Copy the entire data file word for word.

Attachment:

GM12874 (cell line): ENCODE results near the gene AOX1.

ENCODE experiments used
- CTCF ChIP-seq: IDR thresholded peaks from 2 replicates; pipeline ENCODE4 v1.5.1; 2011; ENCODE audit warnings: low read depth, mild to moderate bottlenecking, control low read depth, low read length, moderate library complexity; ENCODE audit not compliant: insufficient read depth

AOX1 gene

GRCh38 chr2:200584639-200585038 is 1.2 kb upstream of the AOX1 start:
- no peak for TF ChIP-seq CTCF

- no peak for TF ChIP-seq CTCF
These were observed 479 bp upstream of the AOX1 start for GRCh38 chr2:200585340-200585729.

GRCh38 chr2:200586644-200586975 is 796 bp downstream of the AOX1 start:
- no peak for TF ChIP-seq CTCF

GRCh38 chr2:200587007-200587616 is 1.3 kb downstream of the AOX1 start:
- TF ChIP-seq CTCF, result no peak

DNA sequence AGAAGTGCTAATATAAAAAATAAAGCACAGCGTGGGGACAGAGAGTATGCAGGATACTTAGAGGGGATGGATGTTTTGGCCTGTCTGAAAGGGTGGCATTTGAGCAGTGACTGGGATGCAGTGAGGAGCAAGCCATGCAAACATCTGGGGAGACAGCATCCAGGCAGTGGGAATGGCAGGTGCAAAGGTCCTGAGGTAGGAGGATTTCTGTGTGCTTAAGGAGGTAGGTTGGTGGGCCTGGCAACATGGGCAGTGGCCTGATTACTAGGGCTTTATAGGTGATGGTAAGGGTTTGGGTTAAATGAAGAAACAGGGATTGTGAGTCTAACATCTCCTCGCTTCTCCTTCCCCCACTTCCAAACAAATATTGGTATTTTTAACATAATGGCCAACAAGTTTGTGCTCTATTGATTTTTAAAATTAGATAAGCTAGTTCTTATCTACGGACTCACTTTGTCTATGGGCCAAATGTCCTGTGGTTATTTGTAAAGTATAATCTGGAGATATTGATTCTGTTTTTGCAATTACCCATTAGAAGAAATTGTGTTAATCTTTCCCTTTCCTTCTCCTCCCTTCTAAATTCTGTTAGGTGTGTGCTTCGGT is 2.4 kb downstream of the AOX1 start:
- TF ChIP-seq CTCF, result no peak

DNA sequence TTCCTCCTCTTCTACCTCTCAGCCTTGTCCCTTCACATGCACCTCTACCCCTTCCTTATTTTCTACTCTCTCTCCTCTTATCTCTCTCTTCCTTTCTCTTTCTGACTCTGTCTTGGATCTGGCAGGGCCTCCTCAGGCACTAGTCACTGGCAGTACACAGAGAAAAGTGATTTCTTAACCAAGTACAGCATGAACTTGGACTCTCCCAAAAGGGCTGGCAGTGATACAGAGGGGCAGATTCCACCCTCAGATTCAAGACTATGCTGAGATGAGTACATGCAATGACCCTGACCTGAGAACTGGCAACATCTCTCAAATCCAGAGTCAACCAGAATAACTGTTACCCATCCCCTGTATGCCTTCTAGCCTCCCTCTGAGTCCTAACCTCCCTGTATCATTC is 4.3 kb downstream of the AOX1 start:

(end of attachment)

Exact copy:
GM12874 (cell line): ENCODE results near the gene AOX1.

ENCODE experiments used
- CTCF ChIP-seq: IDR thresholded peaks from 2 replicates; pipeline ENCODE4 v1.5.1; 2011; ENCODE audit warnings: low read depth, mild to moderate bottlenecking, control low read depth, low read length, moderate library complexity; ENCODE audit not compliant: insufficient read depth

AOX1 gene

GRCh38 chr2:200584639-200585038 is 1.2 kb upstream of the AOX1 start:
- no peak for TF ChIP-seq CTCF

- no peak for TF ChIP-seq CTCF
These were observed 479 bp upstream of the AOX1 start for GRCh38 chr2:200585340-200585729.

GRCh38 chr2:200586644-200586975 is 796 bp downstream of the AOX1 start:
- no peak for TF ChIP-seq CTCF

GRCh38 chr2:200587007-200587616 is 1.3 kb downstream of the AOX1 start:
- TF ChIP-seq CTCF, result no peak

DNA sequence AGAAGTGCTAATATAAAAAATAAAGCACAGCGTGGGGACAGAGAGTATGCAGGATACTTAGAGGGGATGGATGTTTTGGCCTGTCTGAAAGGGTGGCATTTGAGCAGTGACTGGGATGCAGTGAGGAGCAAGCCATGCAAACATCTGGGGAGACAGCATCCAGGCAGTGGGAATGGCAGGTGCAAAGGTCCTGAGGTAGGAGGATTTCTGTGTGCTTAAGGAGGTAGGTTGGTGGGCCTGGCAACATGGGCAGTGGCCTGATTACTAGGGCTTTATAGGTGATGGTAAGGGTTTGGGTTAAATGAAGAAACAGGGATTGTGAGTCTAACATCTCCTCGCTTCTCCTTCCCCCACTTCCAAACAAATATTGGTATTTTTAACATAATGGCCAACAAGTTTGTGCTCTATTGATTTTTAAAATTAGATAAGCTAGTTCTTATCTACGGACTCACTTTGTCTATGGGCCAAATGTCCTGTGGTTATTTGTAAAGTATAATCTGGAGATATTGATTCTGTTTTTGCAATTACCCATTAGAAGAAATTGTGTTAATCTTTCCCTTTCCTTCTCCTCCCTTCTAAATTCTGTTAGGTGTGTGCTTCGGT is 2.4 kb downstream of the AOX1 start:
- TF ChIP-seq CTCF, result no peak

DNA sequence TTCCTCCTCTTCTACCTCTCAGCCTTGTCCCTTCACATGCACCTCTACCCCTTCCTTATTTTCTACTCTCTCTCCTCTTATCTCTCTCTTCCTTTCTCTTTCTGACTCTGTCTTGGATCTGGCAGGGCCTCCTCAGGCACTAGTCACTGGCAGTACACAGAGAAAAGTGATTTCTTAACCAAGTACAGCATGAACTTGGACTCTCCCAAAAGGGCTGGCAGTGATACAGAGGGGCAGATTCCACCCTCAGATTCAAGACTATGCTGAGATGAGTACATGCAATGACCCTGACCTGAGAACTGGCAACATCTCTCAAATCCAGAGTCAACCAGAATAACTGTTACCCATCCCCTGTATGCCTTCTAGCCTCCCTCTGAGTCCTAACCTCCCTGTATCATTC is 4.3 kb downstream of the AOX1 start: